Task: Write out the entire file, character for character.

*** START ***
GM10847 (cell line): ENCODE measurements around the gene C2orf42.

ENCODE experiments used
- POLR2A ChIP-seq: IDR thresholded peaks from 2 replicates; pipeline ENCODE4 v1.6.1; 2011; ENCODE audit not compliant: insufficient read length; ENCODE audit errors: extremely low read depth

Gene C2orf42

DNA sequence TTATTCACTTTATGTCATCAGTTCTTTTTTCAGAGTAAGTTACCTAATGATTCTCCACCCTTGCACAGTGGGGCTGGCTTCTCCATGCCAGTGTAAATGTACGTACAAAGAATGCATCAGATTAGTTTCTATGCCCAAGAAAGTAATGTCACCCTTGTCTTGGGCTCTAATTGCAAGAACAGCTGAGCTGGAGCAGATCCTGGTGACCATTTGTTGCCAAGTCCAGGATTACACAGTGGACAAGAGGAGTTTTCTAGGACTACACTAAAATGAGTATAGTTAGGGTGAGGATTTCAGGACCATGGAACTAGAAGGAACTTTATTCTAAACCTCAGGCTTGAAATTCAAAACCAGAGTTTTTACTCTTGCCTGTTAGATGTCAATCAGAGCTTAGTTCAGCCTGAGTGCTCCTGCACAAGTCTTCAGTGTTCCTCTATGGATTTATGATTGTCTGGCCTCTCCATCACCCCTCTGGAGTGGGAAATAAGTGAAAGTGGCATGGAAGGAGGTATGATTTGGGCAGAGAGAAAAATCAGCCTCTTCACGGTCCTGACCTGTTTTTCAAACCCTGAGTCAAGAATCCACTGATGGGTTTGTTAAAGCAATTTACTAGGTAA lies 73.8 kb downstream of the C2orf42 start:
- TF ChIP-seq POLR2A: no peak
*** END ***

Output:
GM10847 (cell line): ENCODE measurements around the gene C2orf42.

ENCODE experiments used
- POLR2A ChIP-seq: IDR thresholded peaks from 2 replicates; pipeline ENCODE4 v1.6.1; 2011; ENCODE audit not compliant: insufficient read length; ENCODE audit errors: extremely low read depth

Gene C2orf42

DNA sequence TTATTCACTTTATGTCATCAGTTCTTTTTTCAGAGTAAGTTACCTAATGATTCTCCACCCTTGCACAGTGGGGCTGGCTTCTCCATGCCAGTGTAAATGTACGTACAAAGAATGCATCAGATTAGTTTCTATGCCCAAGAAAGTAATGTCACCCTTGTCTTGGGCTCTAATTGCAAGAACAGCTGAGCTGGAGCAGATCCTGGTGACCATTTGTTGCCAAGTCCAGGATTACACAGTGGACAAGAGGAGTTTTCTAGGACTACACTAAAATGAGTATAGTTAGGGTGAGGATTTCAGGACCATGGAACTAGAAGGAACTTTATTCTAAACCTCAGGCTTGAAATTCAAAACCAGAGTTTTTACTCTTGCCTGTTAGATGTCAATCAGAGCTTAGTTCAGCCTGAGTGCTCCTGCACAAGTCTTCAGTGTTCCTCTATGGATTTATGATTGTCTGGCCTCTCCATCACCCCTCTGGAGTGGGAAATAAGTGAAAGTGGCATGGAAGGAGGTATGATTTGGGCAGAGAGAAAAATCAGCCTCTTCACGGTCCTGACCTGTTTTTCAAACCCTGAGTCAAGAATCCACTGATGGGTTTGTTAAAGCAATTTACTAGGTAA lies 73.8 kb downstream of the C2orf42 start:
- TF ChIP-seq POLR2A: no peak